For a series that could be the most catchphrase-centric in the history of English television, it is unusual that The Fall and Rise of Reginald Perrin is remembered, not so much for its quotable script, as for the name of its leading character (immortalised by the performance of Leonard Rossiter) and what he came to personify. "Doing a Reggie Perrin" has become common parlance in English culture, meaning an attempt to fake one's own disappearance. References to Perrin habitually crop up in conversations and in newspapers whenever the opportunity arises, such as in the case of the "canoe man," John Darwin, spotted entering the sea near Hartlepool in 2002, only to finally hand himself in around five years later and admit a charge of insurance fraud. Darwin's story had particular resonance for those familiar with Reginald Perrin, largely because the beach-related nature of his disappearance bore such strong similarities to that of the fictional character. It is remarkable, then, given its place in English folklore, that Perrin writer David Nobbs had not originally intended to have Reggie disappear at all - instead he was to be sequestered away in, as Nobbs put it, a mental home. He changed his mind, however, and theorised in a 2007 newspaper interview that in order to create drama "you put mad people into a sane world, and sane people into a mad world." (1)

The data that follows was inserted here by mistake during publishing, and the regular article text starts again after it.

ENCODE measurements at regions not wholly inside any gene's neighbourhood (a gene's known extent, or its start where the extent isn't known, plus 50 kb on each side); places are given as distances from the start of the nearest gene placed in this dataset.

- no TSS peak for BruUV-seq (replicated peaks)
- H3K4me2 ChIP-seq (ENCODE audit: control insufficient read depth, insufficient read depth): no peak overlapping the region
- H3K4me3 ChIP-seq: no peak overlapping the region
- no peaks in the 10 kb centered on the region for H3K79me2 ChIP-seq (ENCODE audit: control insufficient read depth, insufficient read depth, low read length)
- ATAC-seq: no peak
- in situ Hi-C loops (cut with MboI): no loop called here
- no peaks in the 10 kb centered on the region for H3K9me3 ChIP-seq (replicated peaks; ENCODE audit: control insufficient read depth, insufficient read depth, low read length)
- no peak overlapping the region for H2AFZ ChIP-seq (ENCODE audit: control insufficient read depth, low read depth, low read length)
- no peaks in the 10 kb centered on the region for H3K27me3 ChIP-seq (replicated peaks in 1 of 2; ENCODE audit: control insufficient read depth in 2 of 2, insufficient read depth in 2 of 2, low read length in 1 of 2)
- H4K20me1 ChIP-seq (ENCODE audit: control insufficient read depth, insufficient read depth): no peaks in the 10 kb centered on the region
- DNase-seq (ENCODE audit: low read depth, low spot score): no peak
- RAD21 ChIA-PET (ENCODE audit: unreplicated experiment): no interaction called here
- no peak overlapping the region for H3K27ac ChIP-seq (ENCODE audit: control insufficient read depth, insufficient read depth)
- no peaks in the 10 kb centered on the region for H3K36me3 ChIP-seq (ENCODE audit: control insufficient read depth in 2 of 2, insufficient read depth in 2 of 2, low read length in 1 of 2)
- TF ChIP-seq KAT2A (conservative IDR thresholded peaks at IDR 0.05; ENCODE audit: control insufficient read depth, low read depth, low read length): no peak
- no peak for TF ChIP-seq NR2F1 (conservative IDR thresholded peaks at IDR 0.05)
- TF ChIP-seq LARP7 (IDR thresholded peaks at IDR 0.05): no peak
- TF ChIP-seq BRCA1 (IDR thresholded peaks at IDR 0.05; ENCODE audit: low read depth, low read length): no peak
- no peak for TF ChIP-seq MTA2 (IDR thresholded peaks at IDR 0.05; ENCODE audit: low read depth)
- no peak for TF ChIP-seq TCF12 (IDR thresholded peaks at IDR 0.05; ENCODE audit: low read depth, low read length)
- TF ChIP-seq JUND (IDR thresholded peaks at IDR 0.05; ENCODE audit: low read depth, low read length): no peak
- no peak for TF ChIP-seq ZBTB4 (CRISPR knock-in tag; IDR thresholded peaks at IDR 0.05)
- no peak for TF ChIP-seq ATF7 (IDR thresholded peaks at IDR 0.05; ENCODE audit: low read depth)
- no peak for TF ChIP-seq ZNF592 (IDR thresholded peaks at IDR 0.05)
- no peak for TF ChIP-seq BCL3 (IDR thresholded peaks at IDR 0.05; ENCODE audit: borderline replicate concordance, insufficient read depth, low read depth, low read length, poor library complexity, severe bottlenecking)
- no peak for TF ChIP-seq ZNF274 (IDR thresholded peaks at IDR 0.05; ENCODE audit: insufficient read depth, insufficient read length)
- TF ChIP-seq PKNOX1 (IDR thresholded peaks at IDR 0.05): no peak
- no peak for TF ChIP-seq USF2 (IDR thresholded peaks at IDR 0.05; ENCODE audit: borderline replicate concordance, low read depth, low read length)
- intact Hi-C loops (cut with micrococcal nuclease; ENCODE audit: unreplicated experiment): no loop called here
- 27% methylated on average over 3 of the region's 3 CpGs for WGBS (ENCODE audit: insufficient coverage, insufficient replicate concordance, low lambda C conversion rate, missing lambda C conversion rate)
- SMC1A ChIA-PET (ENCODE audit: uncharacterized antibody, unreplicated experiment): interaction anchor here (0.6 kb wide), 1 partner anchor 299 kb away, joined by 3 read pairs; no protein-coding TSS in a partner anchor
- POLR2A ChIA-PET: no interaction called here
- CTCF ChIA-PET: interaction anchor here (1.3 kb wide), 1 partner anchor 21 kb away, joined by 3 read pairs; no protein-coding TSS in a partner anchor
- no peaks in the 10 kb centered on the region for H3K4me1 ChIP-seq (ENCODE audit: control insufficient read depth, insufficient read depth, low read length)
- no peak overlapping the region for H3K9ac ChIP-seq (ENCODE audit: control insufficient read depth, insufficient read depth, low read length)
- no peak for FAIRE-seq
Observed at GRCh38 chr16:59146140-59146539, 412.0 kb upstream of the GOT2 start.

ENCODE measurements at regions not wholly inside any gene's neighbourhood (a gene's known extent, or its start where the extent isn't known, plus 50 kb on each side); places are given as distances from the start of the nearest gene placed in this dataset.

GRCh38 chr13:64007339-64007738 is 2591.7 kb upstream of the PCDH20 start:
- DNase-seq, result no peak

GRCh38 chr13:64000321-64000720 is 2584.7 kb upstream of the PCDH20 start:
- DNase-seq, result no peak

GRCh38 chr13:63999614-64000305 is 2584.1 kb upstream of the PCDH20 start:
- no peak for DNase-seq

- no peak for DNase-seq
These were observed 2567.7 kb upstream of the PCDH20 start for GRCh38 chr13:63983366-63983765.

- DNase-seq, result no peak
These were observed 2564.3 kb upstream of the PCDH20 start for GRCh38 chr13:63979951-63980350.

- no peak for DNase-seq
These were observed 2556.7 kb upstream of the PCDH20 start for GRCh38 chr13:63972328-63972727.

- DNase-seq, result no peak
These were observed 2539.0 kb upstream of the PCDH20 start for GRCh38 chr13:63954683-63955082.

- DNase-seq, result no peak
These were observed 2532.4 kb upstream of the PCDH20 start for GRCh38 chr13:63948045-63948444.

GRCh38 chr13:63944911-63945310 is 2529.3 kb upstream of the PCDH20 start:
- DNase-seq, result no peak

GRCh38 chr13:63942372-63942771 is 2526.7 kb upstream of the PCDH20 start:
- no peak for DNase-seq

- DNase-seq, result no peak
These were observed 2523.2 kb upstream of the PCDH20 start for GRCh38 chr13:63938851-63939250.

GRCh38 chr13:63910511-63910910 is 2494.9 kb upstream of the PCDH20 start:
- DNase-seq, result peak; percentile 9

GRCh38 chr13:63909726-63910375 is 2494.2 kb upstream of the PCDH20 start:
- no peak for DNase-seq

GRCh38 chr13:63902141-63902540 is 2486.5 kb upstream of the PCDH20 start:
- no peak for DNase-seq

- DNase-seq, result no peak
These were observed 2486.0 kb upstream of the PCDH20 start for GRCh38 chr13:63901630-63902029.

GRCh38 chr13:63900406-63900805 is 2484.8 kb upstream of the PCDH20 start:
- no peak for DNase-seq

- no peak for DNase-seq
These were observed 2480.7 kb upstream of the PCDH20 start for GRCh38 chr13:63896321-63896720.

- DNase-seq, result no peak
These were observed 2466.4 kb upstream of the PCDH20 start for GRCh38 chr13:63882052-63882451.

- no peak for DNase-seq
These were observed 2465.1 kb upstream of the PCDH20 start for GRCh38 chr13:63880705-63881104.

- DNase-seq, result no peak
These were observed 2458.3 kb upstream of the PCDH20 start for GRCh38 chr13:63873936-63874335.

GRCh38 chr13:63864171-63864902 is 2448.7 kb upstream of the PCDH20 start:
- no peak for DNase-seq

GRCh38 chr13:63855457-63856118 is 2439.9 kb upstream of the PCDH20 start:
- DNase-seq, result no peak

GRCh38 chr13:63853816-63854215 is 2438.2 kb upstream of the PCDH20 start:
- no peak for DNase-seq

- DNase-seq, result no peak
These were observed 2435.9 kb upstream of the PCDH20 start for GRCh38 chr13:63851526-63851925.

The world of Reginald Perrin, encapsulated within a suitably brown and orange representation of middle-class England in the 1970s, does not at any point appear particularly sane. What Nobbs actually did, it is tempting to say, was put a mad person into a mad world, but that would be to flatten what is really a complicated and unexpectedly moving discourse on that old chestnut of English situation comedy: the quagmire of middle-age, middle-class frustration. Perrin's quirks and outbursts appear at first glance to be spurious acts of madness, but we come to learn that they are perfectly calculated-- albeit frustrated--responses to the world around him. He feels acutely individual, misunderstood and alone, burdened by a relentlessly heightening awareness of what he sees as the true value of life. This supposed problem could be construed as a burst of pure sanity, of course, and in modern society it probably would be, but nonetheless it is the catalyst for- in 1970s terminology - Reggie's "nervous breakdown." Perhaps Nobbs had put a sane person into a mad world. Perrin's predicament, at heart, is a burgeoning refusal to go along with a situation in which virtually all of his time is devoted to the trivial endeavours of Sunshine Desserts. Everyone around him, it seems, is willing to play society's game (and in The Fall and Rise of Reginald Perrin, working life is unwaveringly depicted as a childish game) - but Reggie wants out, tortured by the awareness that a person of his status is obliged to dismiss such feelings as a flight of fancy. He is expected to suppress them, to ignore them, as would his overbearing and eternally self-confident boss, CJ. "I didn't get where I am today," you can imagine him crowing, "by questioning my lot in life and entertaining thoughts of happiness." CJ is a tirelessly repetitive character (brilliantly portrayed by John Barron), one of a core group that performs an increasingly pivotal and symbolic function as the series goes on. The viewer becomes extremely well-versed in the myriad reasons for CJ getting where he is today (2) -- easily half a dozen of them can be issued in a typical episode -- and we also come to expect idiosyncratic utterances at every possible turn from the likes of son-in-law Tom, brother-in-law Jimmy, and vapid junior executives Tony Webster and David Harris-Jones.